Saying No When You’re a Freelancer

from iClipArt
from iClipArt

I am, in general, in life, one of those people who has a hard time saying no. The fact is, it’s worked pretty well for me. It’s a rewarded behavior. I did lots of activities in high school, and I didn’t have a difficult time keeping up with my studies then, so I got into a good college. In college, my grades weren’t quite as good, because it was hard, but I made up for that by working on the school paper and freelancing for local newspapers. Once again, I was rewarded: No one in media gives a shit about your college GPA, as long as you can write decently and fast and accurately. I had tons of experience already, so I could jump right in.

Once I got to what had always been my dream job, writing for Entertainment Weekly, I moved up from assistant to correspondent to staff writer to senior writer partly on my talent, but, I believe, to a large extent, on my work ethic. If somebody asked me to do something, I did it. I did everything, for the most part. This looked particularly good at a time when massive layoffs were happening; I had made myself indispensable by saying “yes.”

Now that I’m a freelancer, and my freelance career has gained some momentum, a problem has cropped up: There comes a time when you must say no. At EW, I finessed these moments a little: If what someone was asking me to do truly required warping the space-time continuum, I simply said something along the lines of, “I’d be happy to do that, but here are the other nine things on my plate. Which would you like me to prioritize?” This was a way of making the editor tell me which things to say no to. It worked well for a staff job. It is not possible when you’re a hired gun for many different organizations at once.

I have this problem lately where I keep scheduling things into places on my calendar where, technically, they fit. Someone says, “Can you have this thing to me by Friday?” I look at my calendar, and Friday has enough space on it to get some things done, so I say, “Yes.” Someone else says, “Can you do this thing for me every Wednesday for three months?” I look at those three months and Wednesdays aren’t that overloaded yet, so I say, “Sure.” Eventually, my weeks end up looking like the last few have for me: I run from one location to another, as dictated by my calendar. It says I need to be in Midtown, I show up, I look at the people there, and I think, “Oh, right, you’re the people I interview about X. Here we go.” I run to another location and remember that this is where I teach a class. Then I run home and churn out some copy for a website whose name I’ve written on my calendar on this day. (In fairness, I’m exaggerating slightly. Obviously I prep for my classes and interviews. But this is how I feel: Wait, who are these people, and what did I promise to do for them? Oh, right …)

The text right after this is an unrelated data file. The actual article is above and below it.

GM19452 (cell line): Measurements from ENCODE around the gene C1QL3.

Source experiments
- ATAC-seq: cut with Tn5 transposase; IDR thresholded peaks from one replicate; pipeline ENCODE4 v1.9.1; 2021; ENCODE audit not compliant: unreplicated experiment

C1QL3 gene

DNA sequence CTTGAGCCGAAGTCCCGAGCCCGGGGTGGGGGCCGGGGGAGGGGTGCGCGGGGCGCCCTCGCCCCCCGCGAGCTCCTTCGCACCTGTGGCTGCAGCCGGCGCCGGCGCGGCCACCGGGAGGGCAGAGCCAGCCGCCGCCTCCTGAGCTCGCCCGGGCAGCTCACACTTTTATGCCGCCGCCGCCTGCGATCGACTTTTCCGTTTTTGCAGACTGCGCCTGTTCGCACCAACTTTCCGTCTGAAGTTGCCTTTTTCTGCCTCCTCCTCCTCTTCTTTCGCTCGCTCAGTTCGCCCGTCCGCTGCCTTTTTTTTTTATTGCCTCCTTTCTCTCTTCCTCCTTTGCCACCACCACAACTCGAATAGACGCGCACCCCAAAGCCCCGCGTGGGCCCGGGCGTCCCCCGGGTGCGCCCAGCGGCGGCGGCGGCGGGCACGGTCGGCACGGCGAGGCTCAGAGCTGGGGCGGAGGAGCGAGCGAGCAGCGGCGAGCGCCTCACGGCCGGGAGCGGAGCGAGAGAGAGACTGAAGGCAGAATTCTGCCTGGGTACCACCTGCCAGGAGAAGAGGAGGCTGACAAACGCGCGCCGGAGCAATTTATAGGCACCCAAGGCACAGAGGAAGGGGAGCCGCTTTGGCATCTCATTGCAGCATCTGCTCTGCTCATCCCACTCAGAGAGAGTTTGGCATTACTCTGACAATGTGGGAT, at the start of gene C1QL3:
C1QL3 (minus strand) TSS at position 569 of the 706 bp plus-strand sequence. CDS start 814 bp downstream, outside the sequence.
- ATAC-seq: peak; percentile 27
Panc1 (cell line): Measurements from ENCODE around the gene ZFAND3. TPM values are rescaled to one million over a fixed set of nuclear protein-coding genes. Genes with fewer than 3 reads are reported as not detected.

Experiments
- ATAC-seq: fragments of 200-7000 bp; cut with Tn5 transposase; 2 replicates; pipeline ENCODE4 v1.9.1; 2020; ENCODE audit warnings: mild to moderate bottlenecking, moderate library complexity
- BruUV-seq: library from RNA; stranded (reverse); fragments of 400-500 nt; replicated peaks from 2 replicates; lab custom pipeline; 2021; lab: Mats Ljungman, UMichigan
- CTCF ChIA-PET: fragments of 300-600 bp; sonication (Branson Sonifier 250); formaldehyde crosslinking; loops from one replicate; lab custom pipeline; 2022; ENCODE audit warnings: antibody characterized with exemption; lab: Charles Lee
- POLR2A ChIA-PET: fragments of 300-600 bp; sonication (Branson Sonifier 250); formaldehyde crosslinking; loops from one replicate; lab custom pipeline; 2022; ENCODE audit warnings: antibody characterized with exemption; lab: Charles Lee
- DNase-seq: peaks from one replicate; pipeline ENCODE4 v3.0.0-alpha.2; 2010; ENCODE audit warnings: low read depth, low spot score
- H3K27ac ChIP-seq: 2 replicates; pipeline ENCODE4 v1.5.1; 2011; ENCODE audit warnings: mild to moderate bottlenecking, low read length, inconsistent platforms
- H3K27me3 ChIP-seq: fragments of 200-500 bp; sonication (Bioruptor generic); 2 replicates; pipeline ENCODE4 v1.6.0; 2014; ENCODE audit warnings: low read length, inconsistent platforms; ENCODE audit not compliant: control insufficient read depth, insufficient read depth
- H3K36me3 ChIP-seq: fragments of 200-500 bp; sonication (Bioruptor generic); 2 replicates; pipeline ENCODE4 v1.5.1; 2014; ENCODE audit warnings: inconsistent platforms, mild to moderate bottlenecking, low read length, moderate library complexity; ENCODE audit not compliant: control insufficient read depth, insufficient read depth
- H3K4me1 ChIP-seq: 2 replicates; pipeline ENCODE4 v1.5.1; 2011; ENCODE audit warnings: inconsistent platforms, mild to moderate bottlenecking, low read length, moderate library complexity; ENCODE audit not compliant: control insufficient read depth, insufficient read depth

This particular phase is thankfully winding down as of today. But I know now that I need to be more aware of my actual limits, rather than simply the limits of my Google calendar. It takes a while to build up a freelance business to the point where you have too much to do — and not enough to do is always around the bend, and I need to keep the money rolling in. So if anyone has any suggestions for dealing with freelance work flow, let me know. For now, I’m just trying to stay aware of when my gut is telling me things are getting to be too much — and learning to say “no” when I can.

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